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CNBC Anchors and Reporters

Daniel Bukszpan

Daniel Bukszpan
Special to CNBC.com

Daniel Bukszpan is a freelance contributor for CNBC.com. He has been a writer for 20 years and is the author of "The Encyclopedia of Heavy Metal," published in 2003 by Barnes and Noble and "The Encyclopedia of New Wave," published in 2012 by Sterling Publishing. He also contributed to "AC/DC: High-Voltage Rock 'N' Roll, The Ultimate Illustrated History," "Iron Maiden: The Ultimate Unauthorized History of the Beast" and "Rush: The Illustrated History," published by Voyageur Press. He lives in Brooklyn, New York, with his wife, Asia, and his son, Roman.

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  • Cover-Alice-In-Wonderland-Highest-Grossing-Fantasy-Movies-CNBC.jpg

    Fantasy is a movie genre that requires huge budgets but sometimes it's worth the investment. Which are the highest grossing fantasy movies of all time? Find out!

  • The stereotype about professional athletes’ wives is they’re not much more than gold-digging arm candy, with few accomplishments of their own. The stereotype no longer applies today, thanks to the efforts of some high-profile women who established themselves well before they married their famous husbands.Many of the wives of today’s professional athletes are entrepreneurs and business professionals. Some of them have been so successful in their chosen fields they are as famous as their husbands.

    What follows is a list of the wives of 10 athletes who’ve made names for themselves as columnists, models, designers and more.

  • Technically, the recession is over, and on paper, there has been positive job growth for months. Unfortunately, “technically” and “on paper” don’t cut it for people who have been out of work for a long time. For the long-term unemployed, it’s time to start thinking outside of the box and looking for work that falls outside of the parameters of the everyday.What follows is a list of jobs that are obscure, unheard-of or otherwise out of the ordinary. Some of them pay well, some have salaries that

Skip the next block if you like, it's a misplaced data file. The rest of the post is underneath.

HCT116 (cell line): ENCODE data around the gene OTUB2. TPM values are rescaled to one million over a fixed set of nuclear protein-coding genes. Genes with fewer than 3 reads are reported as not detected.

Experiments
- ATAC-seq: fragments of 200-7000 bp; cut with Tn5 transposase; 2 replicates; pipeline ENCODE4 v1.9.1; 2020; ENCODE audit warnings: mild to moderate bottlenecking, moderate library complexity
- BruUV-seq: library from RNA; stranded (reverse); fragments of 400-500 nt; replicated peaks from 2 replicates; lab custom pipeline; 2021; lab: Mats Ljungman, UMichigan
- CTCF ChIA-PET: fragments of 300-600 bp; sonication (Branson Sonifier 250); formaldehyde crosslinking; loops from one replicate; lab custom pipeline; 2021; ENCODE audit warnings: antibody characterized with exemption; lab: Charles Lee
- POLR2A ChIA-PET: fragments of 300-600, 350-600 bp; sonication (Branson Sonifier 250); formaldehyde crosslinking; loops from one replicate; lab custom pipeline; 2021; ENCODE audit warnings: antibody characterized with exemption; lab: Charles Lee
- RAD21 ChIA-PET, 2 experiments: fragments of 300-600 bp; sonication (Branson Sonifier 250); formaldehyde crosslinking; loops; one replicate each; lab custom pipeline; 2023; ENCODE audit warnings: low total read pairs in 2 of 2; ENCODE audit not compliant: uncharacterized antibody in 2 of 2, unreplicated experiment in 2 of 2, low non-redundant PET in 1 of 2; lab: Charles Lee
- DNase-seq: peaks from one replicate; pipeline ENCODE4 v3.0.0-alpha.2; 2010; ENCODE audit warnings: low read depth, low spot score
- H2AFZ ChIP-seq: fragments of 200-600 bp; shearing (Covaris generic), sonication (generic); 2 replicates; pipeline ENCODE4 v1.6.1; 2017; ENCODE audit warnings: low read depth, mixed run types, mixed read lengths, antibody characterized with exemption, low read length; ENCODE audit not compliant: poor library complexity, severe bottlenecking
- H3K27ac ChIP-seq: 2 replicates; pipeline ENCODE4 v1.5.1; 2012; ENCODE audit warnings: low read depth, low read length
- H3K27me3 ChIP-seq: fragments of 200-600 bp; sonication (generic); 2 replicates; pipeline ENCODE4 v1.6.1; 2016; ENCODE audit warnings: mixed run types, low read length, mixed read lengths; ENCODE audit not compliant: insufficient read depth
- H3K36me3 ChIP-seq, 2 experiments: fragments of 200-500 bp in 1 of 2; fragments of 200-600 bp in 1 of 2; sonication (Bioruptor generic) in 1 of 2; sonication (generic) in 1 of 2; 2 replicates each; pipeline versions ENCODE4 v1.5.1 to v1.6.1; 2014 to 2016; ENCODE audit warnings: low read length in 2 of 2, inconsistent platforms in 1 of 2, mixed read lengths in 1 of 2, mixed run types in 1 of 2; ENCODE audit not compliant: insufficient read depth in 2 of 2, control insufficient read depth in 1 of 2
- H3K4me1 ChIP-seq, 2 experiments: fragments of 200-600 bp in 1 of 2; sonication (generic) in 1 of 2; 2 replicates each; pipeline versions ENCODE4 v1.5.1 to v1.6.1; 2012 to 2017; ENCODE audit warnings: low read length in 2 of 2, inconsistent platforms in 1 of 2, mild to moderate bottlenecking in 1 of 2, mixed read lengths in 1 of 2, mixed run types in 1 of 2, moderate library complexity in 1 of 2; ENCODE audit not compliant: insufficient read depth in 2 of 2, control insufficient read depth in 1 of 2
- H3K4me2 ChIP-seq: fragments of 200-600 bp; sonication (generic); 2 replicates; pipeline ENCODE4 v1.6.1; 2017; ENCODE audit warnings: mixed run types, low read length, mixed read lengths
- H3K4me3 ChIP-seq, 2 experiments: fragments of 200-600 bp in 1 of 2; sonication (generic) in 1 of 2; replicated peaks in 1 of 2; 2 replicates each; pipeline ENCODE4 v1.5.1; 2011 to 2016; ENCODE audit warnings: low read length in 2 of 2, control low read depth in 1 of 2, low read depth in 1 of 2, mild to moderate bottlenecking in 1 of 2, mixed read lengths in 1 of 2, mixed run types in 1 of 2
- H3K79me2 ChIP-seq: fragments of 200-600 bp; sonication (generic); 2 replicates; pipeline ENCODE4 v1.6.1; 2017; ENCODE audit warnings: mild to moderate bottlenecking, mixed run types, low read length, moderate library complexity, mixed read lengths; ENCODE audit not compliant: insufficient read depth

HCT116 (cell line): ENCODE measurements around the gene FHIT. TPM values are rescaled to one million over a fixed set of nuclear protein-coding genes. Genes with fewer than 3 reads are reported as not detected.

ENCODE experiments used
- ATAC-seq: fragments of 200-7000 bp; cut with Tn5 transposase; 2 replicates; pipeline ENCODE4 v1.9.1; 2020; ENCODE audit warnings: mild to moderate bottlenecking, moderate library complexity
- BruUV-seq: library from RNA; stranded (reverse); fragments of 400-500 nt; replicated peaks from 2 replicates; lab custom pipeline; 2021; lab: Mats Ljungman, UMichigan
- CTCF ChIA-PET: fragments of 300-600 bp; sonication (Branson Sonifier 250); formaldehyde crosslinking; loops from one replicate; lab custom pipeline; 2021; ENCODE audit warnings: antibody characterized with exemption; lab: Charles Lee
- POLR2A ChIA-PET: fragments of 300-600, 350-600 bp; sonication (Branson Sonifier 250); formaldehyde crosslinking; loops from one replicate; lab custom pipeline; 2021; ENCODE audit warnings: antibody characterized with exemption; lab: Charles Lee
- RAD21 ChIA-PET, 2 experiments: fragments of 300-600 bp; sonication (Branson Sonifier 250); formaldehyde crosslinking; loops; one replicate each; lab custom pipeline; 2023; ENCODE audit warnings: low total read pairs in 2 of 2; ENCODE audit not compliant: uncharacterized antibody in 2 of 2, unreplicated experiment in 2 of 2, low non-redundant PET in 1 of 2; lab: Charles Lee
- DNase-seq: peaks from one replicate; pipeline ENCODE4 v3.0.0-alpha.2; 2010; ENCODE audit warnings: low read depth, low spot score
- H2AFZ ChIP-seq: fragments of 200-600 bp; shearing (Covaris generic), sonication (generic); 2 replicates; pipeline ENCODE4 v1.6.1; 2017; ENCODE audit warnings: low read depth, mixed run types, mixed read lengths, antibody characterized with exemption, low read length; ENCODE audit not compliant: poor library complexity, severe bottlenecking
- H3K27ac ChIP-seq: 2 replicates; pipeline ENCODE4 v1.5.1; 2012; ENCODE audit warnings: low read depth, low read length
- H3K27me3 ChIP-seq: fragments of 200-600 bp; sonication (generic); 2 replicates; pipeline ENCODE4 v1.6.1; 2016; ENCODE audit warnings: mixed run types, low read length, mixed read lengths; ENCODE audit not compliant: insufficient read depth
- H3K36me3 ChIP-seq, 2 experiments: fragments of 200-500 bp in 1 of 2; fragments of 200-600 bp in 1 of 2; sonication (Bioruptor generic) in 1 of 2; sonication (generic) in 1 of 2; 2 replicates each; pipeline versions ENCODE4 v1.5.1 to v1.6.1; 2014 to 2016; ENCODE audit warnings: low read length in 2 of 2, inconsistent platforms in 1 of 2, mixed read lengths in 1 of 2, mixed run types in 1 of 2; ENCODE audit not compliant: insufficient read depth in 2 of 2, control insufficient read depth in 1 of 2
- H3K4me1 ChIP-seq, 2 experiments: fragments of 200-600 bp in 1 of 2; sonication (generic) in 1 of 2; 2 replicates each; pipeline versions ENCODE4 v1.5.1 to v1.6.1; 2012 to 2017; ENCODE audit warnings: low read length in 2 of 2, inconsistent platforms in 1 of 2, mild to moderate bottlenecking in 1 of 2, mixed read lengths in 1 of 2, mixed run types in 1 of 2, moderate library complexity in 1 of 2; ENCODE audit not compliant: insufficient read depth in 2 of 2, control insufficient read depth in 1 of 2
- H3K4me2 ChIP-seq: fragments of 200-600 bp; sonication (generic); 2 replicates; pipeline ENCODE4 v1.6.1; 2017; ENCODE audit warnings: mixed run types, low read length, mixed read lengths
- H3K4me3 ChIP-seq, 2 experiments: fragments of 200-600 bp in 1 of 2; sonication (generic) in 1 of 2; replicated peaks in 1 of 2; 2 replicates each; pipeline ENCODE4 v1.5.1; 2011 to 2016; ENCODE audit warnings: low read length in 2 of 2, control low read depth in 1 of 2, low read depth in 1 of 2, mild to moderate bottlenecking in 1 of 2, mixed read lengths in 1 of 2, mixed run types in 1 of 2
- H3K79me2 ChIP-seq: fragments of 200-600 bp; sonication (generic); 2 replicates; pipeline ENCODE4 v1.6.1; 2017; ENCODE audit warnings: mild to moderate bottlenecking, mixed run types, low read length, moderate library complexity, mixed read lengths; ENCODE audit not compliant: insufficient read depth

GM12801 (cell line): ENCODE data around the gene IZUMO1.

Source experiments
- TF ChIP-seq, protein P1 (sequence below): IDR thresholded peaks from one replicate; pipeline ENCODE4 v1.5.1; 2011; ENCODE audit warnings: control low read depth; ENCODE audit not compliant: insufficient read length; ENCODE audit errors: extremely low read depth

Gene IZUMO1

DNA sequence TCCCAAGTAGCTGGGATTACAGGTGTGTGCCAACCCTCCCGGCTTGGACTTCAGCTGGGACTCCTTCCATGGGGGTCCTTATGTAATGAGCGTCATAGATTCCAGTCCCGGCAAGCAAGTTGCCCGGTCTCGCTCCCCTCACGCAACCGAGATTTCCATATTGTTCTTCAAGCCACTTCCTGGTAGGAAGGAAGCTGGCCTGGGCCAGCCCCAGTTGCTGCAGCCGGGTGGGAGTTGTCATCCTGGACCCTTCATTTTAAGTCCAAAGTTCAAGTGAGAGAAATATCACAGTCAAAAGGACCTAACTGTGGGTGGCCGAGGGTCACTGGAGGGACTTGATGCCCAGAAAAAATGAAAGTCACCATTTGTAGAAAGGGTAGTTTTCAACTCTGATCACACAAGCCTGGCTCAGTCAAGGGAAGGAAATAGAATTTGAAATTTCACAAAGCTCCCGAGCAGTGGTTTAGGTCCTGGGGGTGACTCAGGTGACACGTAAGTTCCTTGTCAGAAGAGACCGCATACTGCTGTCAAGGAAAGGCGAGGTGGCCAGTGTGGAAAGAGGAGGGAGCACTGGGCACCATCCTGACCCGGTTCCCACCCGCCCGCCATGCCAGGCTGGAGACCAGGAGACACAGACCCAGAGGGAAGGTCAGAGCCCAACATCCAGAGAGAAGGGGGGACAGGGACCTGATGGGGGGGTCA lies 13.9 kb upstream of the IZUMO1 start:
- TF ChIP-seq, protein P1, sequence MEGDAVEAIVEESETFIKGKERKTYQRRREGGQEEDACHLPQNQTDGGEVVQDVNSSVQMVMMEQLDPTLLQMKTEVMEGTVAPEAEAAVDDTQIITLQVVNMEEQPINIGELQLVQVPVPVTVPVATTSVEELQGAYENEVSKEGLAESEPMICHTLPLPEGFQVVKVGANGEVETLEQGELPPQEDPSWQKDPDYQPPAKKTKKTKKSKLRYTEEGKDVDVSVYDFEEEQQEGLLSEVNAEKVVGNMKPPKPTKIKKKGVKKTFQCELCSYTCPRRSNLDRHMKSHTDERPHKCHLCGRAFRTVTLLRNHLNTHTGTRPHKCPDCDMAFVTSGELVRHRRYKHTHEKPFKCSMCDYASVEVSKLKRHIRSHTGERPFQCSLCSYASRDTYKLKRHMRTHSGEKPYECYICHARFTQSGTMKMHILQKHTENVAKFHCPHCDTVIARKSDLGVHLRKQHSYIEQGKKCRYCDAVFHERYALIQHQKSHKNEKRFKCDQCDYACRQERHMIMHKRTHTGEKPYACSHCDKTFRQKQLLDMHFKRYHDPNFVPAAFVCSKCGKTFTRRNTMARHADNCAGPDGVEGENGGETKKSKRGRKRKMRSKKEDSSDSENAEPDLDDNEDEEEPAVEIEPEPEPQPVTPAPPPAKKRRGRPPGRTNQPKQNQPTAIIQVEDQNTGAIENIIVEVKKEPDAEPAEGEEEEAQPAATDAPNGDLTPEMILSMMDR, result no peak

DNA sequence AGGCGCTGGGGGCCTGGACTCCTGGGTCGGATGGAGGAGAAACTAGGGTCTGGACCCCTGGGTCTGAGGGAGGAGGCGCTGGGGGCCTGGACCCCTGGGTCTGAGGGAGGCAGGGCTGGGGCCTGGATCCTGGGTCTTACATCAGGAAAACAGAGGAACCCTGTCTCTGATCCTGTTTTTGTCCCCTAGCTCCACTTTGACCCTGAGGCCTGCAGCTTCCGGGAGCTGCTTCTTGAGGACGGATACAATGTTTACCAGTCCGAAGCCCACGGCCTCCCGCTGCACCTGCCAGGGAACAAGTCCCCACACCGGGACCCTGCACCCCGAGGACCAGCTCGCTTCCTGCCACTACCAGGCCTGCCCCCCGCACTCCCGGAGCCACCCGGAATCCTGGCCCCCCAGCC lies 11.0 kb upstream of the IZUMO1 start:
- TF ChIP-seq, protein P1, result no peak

For the long-term unemployed, it’s time to start thinking outside of the box and looking for jobs that are obscure, unheard-of or otherwise out of the ordinary.

  • In 1968, pop artist Andy Warhol said: "In the future, everyone will be world-famous for 15 minutes." Unlike most of his art, the saying found a foothold in pop culture, and to this day it’s commonly used to describe the here-today-gone-tomorrow status of many celebrities.Like reality show stars and pop singers, professional athletes are celebrities, too, and for every Michael Jordan who parlays his athletic stardom into successful business ventures, there are dozens of others who burst into the

    For every Michael Jordan, there are dozens who have just a brief moment in the sun. Read ahead to see athletes who faded away after their 15 minutes of fame.

  • Every so often, a movie or television show depicts a character in an outfit that becomes iconic. It probably isn’t the intention of most filmmakers to inspire fashion revolutions with their movies, but the makers of “Flashdance” probably didn’t mind when America’s teenage girls started blowing their entire allowances on legwarmers.Not every movie or television show can achieve such a feat on that kind of scale, but many try, with varying degrees of success. What follows is a list of those that m